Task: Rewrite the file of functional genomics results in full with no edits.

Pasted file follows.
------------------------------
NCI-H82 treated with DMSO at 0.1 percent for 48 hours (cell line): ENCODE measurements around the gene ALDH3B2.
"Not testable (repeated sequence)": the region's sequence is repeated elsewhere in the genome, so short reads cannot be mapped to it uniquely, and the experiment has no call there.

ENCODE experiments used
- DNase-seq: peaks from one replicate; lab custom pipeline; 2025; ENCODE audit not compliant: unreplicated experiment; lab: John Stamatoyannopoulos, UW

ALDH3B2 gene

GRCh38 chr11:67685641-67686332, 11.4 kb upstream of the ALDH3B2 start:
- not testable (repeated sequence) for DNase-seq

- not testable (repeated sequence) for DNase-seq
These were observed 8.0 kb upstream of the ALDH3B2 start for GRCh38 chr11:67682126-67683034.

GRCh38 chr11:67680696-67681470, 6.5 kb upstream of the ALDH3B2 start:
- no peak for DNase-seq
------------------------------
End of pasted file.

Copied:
NCI-H82 treated with DMSO at 0.1 percent for 48 hours (cell line): ENCODE measurements around the gene ALDH3B2.
"Not testable (repeated sequence)": the region's sequence is repeated elsewhere in the genome, so short reads cannot be mapped to it uniquely, and the experiment has no call there.

ENCODE experiments used
- DNase-seq: peaks from one replicate; lab custom pipeline; 2025; ENCODE audit not compliant: unreplicated experiment; lab: John Stamatoyannopoulos, UW

ALDH3B2 gene

GRCh38 chr11:67685641-67686332, 11.4 kb upstream of the ALDH3B2 start:
- not testable (repeated sequence) for DNase-seq

- not testable (repeated sequence) for DNase-seq
These were observed 8.0 kb upstream of the ALDH3B2 start for GRCh38 chr11:67682126-67683034.

GRCh38 chr11:67680696-67681470, 6.5 kb upstream of the ALDH3B2 start:
- no peak for DNase-seq